---
res:
bibo_abstract:
- There is a close analogy between statistical thermodynamics and the evolution
of allele frequencies under mutation, selection and random drift. Wright's formula
for the stationary distribution of allele frequencies is analogous to the Boltzmann
distribution in statistical physics. Population size, 2N, plays the role of the
inverse temperature, 1/kT, and determines the magnitude of random fluctuations.
Log mean fitness, View the MathML source, tends to increase under selection, and
is analogous to a (negative) energy; a potential function, U, increases under
mutation in a similar way. An entropy, SH, can be defined which measures the deviation
from the distribution of allele frequencies expected under random drift alone;
the sum View the MathML source gives a free fitness that increases as the population
evolves towards its stationary distribution. Usually, we observe the distribution
of a few quantitative traits that depend on the frequencies of very many alleles.
The mean and variance of such traits are analogous to observable quantities in
statistical thermodynamics. Thus, we can define an entropy, SΩ, which measures
the volume of allele frequency space that is consistent with the observed trait
distribution. The stationary distribution of the traits is View the MathML source;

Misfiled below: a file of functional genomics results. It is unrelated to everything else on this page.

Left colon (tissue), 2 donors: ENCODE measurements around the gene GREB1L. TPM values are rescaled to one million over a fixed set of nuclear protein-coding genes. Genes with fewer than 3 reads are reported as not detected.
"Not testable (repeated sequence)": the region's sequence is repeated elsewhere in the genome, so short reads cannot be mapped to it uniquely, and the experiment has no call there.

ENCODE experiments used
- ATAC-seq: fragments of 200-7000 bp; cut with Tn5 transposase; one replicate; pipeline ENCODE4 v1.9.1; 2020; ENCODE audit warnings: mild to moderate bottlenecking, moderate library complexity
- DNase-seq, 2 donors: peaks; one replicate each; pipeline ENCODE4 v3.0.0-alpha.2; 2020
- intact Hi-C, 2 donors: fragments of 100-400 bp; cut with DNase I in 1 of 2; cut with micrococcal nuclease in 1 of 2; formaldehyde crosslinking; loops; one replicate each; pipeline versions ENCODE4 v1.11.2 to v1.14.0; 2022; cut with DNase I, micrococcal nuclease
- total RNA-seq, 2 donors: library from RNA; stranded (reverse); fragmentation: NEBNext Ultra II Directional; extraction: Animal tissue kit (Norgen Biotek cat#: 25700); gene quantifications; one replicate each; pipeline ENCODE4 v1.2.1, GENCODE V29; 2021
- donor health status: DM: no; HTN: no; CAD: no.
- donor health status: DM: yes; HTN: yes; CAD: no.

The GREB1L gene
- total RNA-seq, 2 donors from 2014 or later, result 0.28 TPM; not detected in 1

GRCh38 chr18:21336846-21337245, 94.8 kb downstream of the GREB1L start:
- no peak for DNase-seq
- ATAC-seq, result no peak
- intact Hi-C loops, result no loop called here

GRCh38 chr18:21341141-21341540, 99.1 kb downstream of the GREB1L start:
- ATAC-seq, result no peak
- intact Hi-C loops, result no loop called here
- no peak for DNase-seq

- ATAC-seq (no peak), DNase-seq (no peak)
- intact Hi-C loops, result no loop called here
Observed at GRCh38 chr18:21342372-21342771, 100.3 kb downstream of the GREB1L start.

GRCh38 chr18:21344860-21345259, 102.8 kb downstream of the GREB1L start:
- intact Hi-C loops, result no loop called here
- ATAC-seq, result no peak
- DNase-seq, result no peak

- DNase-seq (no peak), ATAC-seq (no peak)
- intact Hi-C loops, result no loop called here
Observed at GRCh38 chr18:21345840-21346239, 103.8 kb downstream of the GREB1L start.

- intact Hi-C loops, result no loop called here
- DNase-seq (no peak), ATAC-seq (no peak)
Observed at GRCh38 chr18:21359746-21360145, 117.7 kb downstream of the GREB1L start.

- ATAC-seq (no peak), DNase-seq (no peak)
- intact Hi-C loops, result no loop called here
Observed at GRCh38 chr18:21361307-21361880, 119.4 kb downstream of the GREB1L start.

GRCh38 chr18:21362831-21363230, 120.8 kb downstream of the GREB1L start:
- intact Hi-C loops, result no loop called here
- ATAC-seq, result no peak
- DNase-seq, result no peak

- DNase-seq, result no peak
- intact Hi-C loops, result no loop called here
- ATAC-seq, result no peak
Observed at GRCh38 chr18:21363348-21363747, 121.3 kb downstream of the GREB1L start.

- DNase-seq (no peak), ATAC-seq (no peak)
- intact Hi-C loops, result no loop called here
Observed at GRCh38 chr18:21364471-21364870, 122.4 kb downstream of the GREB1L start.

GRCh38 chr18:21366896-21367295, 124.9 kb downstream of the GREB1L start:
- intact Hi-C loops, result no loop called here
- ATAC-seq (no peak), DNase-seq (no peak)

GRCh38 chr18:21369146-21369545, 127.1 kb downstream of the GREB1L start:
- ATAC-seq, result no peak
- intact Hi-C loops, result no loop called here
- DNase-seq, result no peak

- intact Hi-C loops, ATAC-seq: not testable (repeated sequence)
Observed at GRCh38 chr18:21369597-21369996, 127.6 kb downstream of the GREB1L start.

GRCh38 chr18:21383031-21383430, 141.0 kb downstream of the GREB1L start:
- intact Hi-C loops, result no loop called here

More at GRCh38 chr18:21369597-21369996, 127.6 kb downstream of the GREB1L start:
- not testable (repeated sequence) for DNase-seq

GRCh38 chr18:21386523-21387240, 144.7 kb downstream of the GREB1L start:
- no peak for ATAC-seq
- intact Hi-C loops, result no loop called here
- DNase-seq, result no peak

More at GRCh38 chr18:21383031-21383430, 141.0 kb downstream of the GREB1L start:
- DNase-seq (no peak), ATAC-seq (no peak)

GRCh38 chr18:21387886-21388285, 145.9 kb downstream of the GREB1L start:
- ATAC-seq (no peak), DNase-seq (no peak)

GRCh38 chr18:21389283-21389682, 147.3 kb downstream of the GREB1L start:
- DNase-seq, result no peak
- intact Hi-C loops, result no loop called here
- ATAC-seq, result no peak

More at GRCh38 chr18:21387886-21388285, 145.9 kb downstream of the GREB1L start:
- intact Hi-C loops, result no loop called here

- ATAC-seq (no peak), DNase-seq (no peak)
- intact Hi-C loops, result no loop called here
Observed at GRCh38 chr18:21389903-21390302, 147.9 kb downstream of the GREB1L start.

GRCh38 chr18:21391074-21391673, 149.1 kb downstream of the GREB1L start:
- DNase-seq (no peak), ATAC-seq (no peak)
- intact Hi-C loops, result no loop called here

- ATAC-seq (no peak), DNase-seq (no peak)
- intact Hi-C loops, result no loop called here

this applies with arbitrary epistasis and dominance. The entropies SΩ, SH are
distinct, but converge when there are so many alleles that traits fluctuate close
to their expectations. Populations tend to evolve towards states that can be realised
in many ways (i.e., large SΩ), which may lead to a substantial drop below the
adaptive peak; we illustrate this point with a simple model of genetic redundancy.
This analogy with statistical thermodynamics brings together previous ideas in
a general framework, and justifies a maximum entropy approximation to the dynamics
of quantitative traits.@eng
bibo_authorlist:
- foaf_Person:
foaf_givenName: Nicholas H
foaf_name: Barton, Nicholas H
foaf_surname: Barton
foaf_workInfoHomepage: http://www.librecat.org/personId=4880FE40-F248-11E8-B48F-1D18A9856A87
orcid: 0000-0002-8548-5240
- foaf_Person:
foaf_givenName: Jason
foaf_name: Coe, Jason
foaf_surname: Coe
bibo_doi: 10.1016/j.jtbi.2009.03.019
bibo_issue: '2'
bibo_volume: 259
dct_date: 2009^xs_gYear
dct_language: eng
dct_publisher: Elsevier@
dct_title: On the application of statistical physics to evolutionary biology@
...